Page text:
"Sure can," replied Clark brightly, thinking that if he ever became a superhero, the first on his list to eradicate from civilized society would be snotty comic book store employees -- otherwise known as all comic book store employees.

He'd give the job to people more deserving of it. Like hardened criminals. Or psychopaths. Or both.

Clark made his way past the large Princess Liberty display, trying without much success to ignore her amazing ability to restrain an amazing pair of breasts beneath two amazingly microscopic slivers of pink Spandex.

Wow. Maybe he'd get her to save his butt someday.

In the Warrior Angel section a huge and very confusing array of choices awaited him. The was Warrior Robot Angel, Warrior Angel -- Egyptian God, Warrior Angel -- The Battle For Gorilla City ah, yes, there it was. Beneath rows of opaque plastic covers, an entire wall of Warrior Angel -- The War of the Wizards, special issue, one holographic cover available and Clark glanced around before turning on the X-Ray vision, full blast.

This superpower thing had the minor and mundane covered cold, Clark thought, searching for a tell-tale glint of foil. He squinted and was just about to give up when a bright glimmer caught his alien eye.

There it was. The Golden Holographic Warrior Angel, stuck in the very last spot of the very last row. Clark fought back a whoop and instead became a measured study of calm indifference as he plucked his prize out of the rack and walked to the counter, fighting the urge to smack Princess Liberty on her shapely cardboard behind, just for the hell of it.

"That'll be two-ninety-five," said the counter clerk, shoving the comic in a brown bag with an irritating lack of respect, a huge pimple above his right eyebrow both distracting and disturbing in the extreme. "And if you think you're going to get the special cover, forget it. I heard Lex Luthor got it before it hit the stands."

"Is that so?" Clark asked, supremely casual, feeling very much the superhero among the lowly mortals as he carefully tucked the brown bag into his jacket where it seemed to glow with joyous warmth. "I'm not really into the special covers -- I just like the story."

The clerk snorted like a donkey. "Yeah, right."

"Have a nice day," Clark replied sunnily and was gone, flying down the road back to Kansas before the clerk could even begin to think of ignoring him.


By late that evening, Lex's pout was gone and a distinctly sheepish look had taken its place. He shuffled around the pool table, hit another ball without looking before turning to Clark, and shrugging helplessly.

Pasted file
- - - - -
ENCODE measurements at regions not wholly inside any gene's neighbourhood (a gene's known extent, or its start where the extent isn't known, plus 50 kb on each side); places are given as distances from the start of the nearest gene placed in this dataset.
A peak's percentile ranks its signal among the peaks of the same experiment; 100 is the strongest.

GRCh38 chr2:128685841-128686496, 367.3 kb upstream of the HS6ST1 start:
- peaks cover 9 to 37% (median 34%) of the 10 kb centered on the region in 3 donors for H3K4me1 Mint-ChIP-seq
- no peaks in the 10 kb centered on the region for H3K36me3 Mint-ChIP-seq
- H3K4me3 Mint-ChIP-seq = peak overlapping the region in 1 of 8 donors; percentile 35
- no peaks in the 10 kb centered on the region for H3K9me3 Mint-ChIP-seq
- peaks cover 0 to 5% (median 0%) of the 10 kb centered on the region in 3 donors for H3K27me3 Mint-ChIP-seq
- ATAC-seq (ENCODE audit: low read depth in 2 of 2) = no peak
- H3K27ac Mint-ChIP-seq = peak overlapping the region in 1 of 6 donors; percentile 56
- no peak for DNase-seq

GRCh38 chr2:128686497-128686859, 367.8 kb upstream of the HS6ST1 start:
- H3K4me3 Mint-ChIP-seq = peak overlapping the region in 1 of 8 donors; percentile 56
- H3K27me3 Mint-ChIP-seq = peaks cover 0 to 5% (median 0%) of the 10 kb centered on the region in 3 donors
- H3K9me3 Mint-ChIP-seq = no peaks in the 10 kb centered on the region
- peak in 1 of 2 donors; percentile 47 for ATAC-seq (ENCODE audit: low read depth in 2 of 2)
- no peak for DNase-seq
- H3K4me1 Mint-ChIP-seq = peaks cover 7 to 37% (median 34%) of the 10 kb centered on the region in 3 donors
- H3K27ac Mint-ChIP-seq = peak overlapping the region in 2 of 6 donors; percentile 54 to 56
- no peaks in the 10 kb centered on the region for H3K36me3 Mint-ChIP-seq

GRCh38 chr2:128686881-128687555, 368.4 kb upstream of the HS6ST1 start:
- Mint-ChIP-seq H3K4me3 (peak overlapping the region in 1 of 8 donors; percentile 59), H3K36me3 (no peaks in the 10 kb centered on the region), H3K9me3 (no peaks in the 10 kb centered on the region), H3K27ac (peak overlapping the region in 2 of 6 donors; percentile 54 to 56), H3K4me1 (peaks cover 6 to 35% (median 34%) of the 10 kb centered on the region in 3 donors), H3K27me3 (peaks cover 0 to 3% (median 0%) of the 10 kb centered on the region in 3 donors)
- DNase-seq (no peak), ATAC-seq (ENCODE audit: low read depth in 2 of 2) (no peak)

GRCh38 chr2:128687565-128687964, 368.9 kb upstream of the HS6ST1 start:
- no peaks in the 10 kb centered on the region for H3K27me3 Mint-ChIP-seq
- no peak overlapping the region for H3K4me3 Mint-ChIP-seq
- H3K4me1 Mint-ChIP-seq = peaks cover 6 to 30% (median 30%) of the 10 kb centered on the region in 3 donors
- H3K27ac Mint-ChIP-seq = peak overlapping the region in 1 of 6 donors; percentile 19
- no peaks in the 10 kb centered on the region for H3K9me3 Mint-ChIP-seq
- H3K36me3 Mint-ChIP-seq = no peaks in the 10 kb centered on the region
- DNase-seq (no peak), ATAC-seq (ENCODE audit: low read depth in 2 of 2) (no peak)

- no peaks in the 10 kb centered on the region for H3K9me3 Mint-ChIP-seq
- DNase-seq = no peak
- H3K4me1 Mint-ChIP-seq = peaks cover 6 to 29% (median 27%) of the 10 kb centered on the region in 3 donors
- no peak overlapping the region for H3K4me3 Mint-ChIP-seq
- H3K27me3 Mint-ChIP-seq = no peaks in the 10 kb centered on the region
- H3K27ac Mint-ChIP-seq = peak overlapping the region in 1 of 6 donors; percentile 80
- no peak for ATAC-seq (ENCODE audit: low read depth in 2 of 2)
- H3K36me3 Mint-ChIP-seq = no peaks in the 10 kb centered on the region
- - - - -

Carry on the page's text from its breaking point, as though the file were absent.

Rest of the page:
"I'm sorry about this morning, Clark," Lex rambled, looking very much like The Little Boy Who Did Wrong and Knew It. "It was stupid of me, I was total asshole for no reason and if I ever try to throw you out again, just slap me."

Sad, embarrassed look and Clark wondered if this was how Lex's mother saw her son, realized in his heart it was and decided he loved Lex all the more for it.

Loved him like a brother, of course, he mentally corrected with a start. "No problem, Lex. And as a peace offering, I'm going to give you something, a special something, but only on one condition."

Immediately, Lex's expression went from guilty to intrigued. "And that condition would be?"

"That you don't ask me how I got it. Ever," Clark replied firmly.

Amused, Lex chuckled. "I can't wait to see what this might be." He pretended to debate for a moment, then smiled. "Agreed."

Clark couldn't wait any longer. He'd planned to tease Lex with it, maybe even hold it over his head and watch him jump for it, but the excitement was too great for even the best of silly games.

"Here," Clark said, holding out the shining book, no less glorious for the dull clear plastic book report cover he'd used to protect it. "This is for you."

Lex's jaw dropped to his chest and the look on his face was everything Clark had hoped for and more.

It was priceless.

"Holy shit." Slow syllables, one ground out after the other and Lex kept blinking as if the magical cover were blinding him, pixel by pixel. "How ..."

"Ah, ah, ah " Clark warned. "No asking."

"Okay, okay," Lex said quickly ... desperately. "No asking."

Lex held out hands that were obviously trembling, just a little, and Clark lowered the book into them with just the smallest flourish. He'd done a lot things in his life that he'd held some pride in but this was possibly the least painful, thus most rewarding one of all.

A simple gift for a complicated friend. Perfect.

Besides, Lex looked like Clark had handed him the moon.

"Um so what do I owe um " He looked flustered, the little boy shining shamelessly through the fa├žade of bored maturity and Clark wondered again if there might have been one good Christmas in Lex's life where he and his mother played under the tree with a toy so special, both of them wished the day and the discovery would never, ever end.

Or if Lex had ever known any Christmas joy at all.

"It's a gift, Lex." Clark shrugged. "Besides, you're the geek, not me."

The little boy vanished and a sly eyebrow was raised. "Did you just call me a geek?"

"Oh, yeah." Clark laughed and picked up the abandoned pool cue. "That's the other condition. Didn't you know? I get to call you on your geekdom, nerdiness and general "focused" ten year old self from this day forward."

A shot straight into the side pocket and a sharp smile crossed Lex's face. "You play a dangerous game, my young apprentice."

"Ha. I was once the student, but I am the master now."

"You still have much to learn, padawan."

"Oh yeah? And just what the hell is a padawan anyway?"

"See? Just one of the many things you have to learn."

"Yeah, right geek. Ow! Hey, that hurt!"

"Much to learn, Clark-O-Wan. Much to learn."